When the KHHSP felt that authorities ignored their complaints, they staged several protests, demanding the closure of KCDC. In addition to the the strong stench, citizens have pointed to instances where smoke was seen emitting from the corporation. Ground water contamination has been a concern with several citizens having to rely on water tankers. Citizens also attribute increase in respiratory and skin related issues to the polluting nature of KCDC.

With their protests still not yielding any outcome and the elected representatives failing to follow up on their promises of closing KCDC, members of KHHSP have decided to file a Public Interest Litigation (PIL) as a final resort.

Burning of Municipal Solid Waste 

The practice of burning garbage especially leaf litter persists in Bengaluru even after a complete ban on burning of waste in open spaces by the National Green Tribunal in 2016, and BBMP having imposed heavy penalties for it. Most of the garbage involves mixed waste, low value plastic and leaf litter.

The practice is widespread in Bengaluru with many of the garbage contractors continuing to burn waste in open spaces. Municipal solid waste releases toxic emissions on burning. A recent study found out that burning of MSW or garbage contributed to 16.1 % of PM 2.5 emissions in Bengaluru.

The severity of the problem has been captured by the organization Jhatkaa.org, who through a crowd sourced map have represented instances of garbage burning in at least 40 wards of the city. Activists have pointed to lack of enforcement of existing rules as a reason. Jhatkaa.org has also recently filed a Public Interest Litigation (PIL) in the High Court, hoping to intervene and prevent the burning of garbage in the city.

Will the battle of the city with garbage pollution see a logical end? Coming days will tell.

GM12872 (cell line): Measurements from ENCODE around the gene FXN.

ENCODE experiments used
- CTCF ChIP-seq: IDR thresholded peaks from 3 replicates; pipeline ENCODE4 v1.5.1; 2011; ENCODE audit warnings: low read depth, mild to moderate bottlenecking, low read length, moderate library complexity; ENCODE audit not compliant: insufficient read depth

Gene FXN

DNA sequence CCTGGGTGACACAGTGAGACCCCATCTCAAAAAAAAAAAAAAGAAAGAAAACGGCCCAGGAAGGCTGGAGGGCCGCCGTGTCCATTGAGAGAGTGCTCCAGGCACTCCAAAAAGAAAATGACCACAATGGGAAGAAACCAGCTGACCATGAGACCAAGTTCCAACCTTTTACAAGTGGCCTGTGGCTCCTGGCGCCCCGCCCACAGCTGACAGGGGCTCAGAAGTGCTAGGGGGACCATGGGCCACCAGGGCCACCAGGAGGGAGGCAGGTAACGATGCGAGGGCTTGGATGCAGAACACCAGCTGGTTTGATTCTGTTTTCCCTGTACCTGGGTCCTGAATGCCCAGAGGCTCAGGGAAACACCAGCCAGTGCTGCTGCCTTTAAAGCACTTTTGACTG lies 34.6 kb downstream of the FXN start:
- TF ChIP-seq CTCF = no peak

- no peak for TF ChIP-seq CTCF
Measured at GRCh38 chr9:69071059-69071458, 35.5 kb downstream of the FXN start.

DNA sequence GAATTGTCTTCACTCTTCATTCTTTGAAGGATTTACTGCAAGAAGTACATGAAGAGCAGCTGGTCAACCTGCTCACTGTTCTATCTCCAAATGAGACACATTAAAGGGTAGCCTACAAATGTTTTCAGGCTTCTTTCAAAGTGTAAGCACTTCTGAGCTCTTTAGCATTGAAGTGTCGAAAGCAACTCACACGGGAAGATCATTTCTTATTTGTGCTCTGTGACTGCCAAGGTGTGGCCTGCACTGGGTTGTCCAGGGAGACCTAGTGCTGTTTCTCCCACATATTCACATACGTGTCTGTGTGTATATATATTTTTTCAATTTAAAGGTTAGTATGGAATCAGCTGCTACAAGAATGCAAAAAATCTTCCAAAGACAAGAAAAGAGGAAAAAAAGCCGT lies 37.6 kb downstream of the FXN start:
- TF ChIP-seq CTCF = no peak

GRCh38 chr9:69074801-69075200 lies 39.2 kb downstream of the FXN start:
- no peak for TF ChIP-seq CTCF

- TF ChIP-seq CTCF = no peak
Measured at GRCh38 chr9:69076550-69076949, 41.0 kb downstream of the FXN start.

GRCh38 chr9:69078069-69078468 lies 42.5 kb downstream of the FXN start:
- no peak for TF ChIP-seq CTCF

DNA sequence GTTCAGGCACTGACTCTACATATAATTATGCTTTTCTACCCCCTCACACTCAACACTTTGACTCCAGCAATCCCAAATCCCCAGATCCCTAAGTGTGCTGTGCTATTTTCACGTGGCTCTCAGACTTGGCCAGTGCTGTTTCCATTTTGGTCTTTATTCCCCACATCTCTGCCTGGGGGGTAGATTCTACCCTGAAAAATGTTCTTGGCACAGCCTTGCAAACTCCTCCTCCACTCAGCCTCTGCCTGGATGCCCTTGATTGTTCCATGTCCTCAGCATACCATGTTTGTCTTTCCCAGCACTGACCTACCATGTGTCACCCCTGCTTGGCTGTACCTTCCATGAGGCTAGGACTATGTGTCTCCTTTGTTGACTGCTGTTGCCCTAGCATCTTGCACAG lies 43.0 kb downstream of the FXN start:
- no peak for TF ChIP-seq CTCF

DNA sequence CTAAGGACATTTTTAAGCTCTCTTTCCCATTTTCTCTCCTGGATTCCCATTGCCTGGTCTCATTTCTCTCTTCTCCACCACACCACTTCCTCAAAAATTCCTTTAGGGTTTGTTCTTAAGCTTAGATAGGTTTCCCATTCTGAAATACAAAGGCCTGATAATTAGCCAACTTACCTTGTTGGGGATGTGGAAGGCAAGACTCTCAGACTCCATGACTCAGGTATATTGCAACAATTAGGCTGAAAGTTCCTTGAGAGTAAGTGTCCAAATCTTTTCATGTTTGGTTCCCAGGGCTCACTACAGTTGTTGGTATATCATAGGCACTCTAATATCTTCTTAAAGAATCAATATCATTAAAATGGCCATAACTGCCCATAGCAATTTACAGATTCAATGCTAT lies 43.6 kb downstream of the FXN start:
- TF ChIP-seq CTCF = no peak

This article is part of a special series: Air Quality in our Cities, and explores the root causes for air pollution and solutions for improving air quality in Bengaluru and Chennai. This series has supported with a grant from Climate Trends.

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About Arjun Rajan 17 Articles
Arjun Rajan was a Research Associate at Citizen Matters.

2 Comments

  1. Unsegregated waste covered with leaf-litter is burnt at almost every road-corner by municipal workers and residents. Better supervision and incentivising good practices can curb this age-old menace. Bangalore is not as it used to be with lot of green cover that could absorb pollutants and clean the air – polluting sources have increased coupled with rapid de-greening. Nature also requires support – lets help it to save ourselves!

  2. Indeed it is a serious issue and perhaps the mismanagement of MSW has its adverse impact not only on environment, air quality and groundwater, but also for urban flooding during heavy downpour. Unless the growth of the city is checked and full attention paid to this colossal problem, it is going to be the chief contributor for making bangalore unlivable.